How long does it take for probiotics to work? Do probiotics help right away?
Probiotics can be absorbed within about 30 to 60 minutes of you taking them. However, it takes time for your body to adjust to the presence of new microorganisms in your gut, so the real benefits may take some time to kick in.
Try to be patient and expect that it will take at least several weeks for you to start experiencing benefits, such as improvements in digestion.
When NOT to Take Probiotics
If you’re in a fasted state (you haven't eaten in hours and don’t plan to eat for several more hours), then this isn’t the ideal time to take probiotics.
It’s also best to take your probiotics before a meal, or with a meal, but not after eating. A general rule of thumb is to wait 2–3 hours after your last meal to take your supplement — especially if you ate a big, heavy meal.
Keep in mind that another important way to support the growth of “good guy” bacteria in your gut is by regularly eating probiotic-rich fermented foods, such as sauerkraut, kimchi, yogurt and kefir. Additionally, including fiber-rich, prebiotic foods in your diet, such as vegetables, fruits, nuts, seeds and legumes, will help to “feed” healthy bacteria in the gut.
In order for probiotic microorganisms to confer their benefits, they must reach your large intestine first where they can colonize. This is most likely to happen if you take a potent supplement that has a high CFU (colony forming units) count, and one that features “survivable” microbial strains.
Related: How to Read A Probiotic Label
Probiotics also work best when combined with prebiotics, which means it’s helpful to take prebiotics and probiotics together in one supplement. Prebiotics are non-digestible fibers that feed gut bacteria, helping the healthy kinds to thrive.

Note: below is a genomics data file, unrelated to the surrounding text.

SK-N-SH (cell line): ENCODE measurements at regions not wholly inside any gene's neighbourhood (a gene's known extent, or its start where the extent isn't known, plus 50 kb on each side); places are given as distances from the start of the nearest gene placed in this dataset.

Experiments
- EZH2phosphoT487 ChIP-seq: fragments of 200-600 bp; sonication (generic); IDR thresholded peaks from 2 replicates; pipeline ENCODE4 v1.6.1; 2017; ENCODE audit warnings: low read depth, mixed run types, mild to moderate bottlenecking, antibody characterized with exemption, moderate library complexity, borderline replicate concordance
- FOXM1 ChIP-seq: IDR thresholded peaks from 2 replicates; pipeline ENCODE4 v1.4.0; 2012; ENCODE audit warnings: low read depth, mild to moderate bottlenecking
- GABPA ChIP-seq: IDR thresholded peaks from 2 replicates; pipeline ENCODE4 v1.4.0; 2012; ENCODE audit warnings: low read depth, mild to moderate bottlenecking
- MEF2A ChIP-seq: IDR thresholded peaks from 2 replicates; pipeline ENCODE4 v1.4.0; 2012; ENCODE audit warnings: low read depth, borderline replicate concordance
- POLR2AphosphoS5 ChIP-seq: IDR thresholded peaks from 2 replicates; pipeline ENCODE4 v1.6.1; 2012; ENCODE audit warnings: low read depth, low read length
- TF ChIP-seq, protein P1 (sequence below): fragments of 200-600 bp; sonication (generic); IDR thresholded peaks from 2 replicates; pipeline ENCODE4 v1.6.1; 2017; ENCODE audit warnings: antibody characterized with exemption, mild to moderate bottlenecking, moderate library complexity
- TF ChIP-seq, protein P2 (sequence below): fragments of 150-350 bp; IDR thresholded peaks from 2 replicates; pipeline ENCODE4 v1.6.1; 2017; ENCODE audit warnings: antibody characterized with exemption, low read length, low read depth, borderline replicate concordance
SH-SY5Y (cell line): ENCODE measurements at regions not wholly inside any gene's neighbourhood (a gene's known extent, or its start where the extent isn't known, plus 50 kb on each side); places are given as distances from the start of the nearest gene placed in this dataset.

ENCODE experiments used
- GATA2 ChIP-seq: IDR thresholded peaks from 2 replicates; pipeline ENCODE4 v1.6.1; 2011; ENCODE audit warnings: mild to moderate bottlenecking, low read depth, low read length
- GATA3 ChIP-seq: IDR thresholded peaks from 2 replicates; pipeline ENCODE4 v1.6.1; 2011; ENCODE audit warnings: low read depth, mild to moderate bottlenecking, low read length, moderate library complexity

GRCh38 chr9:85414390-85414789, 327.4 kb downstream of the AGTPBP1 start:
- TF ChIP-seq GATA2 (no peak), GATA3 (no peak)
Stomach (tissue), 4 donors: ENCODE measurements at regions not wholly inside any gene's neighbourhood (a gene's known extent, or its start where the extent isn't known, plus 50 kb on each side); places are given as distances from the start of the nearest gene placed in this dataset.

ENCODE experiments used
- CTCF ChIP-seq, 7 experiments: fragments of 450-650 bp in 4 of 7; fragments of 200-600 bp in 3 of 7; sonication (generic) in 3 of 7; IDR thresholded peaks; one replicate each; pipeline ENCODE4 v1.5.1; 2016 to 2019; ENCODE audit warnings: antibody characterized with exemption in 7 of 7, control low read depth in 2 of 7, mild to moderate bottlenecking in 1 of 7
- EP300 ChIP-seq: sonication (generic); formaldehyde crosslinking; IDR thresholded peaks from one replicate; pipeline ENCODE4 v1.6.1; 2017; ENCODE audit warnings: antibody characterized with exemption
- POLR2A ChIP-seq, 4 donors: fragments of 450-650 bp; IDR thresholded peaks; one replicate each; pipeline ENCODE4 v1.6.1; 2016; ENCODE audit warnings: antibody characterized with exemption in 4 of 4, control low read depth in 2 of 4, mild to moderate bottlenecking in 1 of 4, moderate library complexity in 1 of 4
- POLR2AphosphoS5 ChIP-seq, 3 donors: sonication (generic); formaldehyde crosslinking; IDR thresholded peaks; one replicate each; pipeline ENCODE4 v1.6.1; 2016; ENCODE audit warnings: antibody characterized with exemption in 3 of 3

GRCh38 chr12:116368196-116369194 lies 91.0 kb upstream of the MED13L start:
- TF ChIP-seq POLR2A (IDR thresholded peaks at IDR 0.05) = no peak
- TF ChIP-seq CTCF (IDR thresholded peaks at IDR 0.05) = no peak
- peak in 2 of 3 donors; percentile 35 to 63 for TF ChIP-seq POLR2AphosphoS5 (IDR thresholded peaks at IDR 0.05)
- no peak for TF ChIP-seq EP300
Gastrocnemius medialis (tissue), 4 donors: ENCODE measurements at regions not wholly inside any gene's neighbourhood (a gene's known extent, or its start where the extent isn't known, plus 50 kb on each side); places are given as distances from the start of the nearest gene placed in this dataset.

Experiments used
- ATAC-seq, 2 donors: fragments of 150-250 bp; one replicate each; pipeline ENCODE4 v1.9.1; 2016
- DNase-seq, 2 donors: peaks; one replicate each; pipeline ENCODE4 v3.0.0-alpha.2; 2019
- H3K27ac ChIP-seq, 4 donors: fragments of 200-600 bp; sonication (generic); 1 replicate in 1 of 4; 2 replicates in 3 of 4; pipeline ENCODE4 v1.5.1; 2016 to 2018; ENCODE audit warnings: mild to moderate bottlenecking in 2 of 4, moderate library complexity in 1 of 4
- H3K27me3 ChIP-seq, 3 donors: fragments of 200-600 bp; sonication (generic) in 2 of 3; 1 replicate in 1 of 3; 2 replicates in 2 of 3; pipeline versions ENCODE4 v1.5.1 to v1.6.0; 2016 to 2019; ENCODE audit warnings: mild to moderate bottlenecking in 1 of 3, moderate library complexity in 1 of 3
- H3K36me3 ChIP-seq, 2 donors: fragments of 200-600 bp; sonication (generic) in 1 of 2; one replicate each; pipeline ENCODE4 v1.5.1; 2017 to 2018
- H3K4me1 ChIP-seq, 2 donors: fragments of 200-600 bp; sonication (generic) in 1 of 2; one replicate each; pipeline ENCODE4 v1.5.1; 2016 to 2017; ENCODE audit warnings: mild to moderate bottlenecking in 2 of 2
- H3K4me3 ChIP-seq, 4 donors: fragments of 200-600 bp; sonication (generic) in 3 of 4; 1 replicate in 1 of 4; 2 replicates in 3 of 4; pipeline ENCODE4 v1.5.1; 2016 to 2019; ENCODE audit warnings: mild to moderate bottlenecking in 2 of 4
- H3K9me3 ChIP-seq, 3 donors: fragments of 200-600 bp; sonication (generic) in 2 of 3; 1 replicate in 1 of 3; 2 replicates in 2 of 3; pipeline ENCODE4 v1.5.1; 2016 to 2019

Ancient Nutrition has formulated several SBO (soil-based organism) probiotic supplements tailored towards those with various goals and interests. SBOs are made from microbial strains that occur naturally in the soil. They don’t require refrigeration like many other supplements, and are known to be resilient and to survive the journey from your mouth, through your stomach, making it to your lower GI tract to work their benefits.
Here are some of the key features of our SBO Probiotic products:
- SBO Probiotics Ultimate — Features 50 billion shelf-stable CFUs* of SBOs per serving, along with prebiotics and postbiotics to create a “trifecta approach.” Intended to help support healthy bowel transit time and digestive function, healthy immune system function and gut flora, normal nutrient absorption, and more.
- SBO Probiotics Gut Restore — Provides a powerful combination of 25 billion CFUs of SBOs plus prebiotics, postbiotics, organic licorice, marshmallow, zinc and magnesium. This product is specifically intended to support overall healthy gut function. It can help promote normal bowel transit time, digestive health, and a reduction in occasional constipation, gas and bloating.
- SBO Probiotics Women’s — Features a blend of 25 CFUs* of SBOs per serving in combination with organic fermented blend of superfoods such as chasteberry and ashwagandha, formulated specifically to help support women’s health. It helps promote healthy digestive and immune system support, helps reduce stress and promote a positive mindset, and helps reduce fatigue.
- SBO Probiotic Men’s — Supplies men with 25 CFUs* of SBOs per serving, in combination with an organic fermented blend of ashwagandha, fenugreek, ginger and fo-ti root. Formulated specifically to help support men’s health, this product helps boost muscle mass, strength, serum testosterone levels and recovery while also supporting digestive and immune system health.
Jill Levy has been with the Dr. Axe and Ancient Nutrition team for five years. She completed her undergraduate degree in Psychology from Fairfield University, followed by a certification as a Holistic Health Coach from the Institute for Integrative Nutrition. Jill takes a “non-diet” approach to health and really enjoys teaching others about mindful eating, intuitive eating and the benefits of eating real foods.